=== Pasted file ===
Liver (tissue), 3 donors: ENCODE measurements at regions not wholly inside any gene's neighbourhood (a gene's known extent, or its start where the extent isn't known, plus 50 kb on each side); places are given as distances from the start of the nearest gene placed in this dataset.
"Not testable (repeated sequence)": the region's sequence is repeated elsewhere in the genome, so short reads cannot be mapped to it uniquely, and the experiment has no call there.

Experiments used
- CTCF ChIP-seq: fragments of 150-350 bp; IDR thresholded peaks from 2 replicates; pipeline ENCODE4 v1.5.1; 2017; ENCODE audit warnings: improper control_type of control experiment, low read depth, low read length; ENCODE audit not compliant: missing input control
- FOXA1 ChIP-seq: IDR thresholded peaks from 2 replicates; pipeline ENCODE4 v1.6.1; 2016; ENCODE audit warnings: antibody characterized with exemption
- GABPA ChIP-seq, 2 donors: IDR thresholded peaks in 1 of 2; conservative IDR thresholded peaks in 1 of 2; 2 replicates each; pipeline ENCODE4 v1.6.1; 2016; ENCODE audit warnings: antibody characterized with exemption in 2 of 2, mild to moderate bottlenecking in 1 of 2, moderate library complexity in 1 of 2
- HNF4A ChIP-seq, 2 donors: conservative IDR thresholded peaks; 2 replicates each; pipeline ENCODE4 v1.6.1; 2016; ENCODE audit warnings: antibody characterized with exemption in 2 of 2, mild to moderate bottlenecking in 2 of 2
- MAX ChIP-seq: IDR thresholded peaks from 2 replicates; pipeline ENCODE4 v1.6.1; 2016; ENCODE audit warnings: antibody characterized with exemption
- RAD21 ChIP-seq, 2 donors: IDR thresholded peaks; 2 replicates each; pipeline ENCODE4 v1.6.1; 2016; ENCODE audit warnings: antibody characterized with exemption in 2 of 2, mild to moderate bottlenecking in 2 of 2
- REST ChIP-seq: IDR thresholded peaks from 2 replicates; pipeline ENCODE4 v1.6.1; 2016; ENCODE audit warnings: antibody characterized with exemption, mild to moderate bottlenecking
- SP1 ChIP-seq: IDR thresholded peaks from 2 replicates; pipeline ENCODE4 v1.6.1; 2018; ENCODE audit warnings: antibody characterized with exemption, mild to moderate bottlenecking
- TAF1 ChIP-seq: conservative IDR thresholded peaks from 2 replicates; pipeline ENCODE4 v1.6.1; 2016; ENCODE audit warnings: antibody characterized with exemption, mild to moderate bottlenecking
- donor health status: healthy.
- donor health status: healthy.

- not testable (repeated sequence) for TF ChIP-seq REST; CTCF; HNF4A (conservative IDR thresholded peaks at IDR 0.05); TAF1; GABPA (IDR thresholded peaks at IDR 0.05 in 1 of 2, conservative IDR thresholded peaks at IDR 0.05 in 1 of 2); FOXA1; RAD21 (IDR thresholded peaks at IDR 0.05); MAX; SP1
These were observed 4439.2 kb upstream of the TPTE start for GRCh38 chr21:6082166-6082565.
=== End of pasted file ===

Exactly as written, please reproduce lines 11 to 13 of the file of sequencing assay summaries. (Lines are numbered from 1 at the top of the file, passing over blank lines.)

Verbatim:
- SP1 ChIP-seq: IDR thresholded peaks from 2 replicates; pipeline ENCODE4 v1.6.1; 2018; ENCODE audit warnings: antibody characterized with exemption, mild to moderate bottlenecking
- TAF1 ChIP-seq: conservative IDR thresholded peaks from 2 replicates; pipeline ENCODE4 v1.6.1; 2016; ENCODE audit warnings: antibody characterized with exemption, mild to moderate bottlenecking
- donor health status: healthy.